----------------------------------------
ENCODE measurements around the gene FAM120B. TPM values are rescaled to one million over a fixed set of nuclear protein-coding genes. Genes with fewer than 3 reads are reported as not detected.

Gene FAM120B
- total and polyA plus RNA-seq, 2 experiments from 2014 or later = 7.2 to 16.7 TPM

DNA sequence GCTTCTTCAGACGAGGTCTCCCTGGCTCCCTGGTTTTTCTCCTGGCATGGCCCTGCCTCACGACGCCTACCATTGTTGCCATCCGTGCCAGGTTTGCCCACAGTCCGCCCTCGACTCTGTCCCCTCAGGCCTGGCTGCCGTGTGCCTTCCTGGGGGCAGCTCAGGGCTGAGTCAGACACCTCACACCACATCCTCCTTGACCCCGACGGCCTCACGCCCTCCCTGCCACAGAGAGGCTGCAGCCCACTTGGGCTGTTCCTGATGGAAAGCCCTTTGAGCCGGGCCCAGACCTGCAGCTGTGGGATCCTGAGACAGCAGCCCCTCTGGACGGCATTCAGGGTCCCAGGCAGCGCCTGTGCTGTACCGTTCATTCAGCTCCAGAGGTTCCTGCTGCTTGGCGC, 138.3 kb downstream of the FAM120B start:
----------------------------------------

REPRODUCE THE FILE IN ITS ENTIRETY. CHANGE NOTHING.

ENCODE measurements around the gene FAM120B. TPM values are rescaled to one million over a fixed set of nuclear protein-coding genes. Genes with fewer than 3 reads are reported as not detected.

Gene FAM120B
- total and polyA plus RNA-seq, 2 experiments from 2014 or later = 7.2 to 16.7 TPM

DNA sequence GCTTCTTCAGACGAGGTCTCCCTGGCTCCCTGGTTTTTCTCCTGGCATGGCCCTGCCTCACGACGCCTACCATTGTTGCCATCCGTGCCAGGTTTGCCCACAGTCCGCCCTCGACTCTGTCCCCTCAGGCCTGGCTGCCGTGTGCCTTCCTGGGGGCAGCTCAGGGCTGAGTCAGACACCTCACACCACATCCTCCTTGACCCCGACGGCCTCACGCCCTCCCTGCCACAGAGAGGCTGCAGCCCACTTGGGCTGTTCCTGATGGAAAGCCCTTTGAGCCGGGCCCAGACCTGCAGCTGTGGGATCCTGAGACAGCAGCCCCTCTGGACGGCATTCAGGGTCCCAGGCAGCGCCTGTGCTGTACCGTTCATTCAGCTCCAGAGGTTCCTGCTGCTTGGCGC, 138.3 kb downstream of the FAM120B start: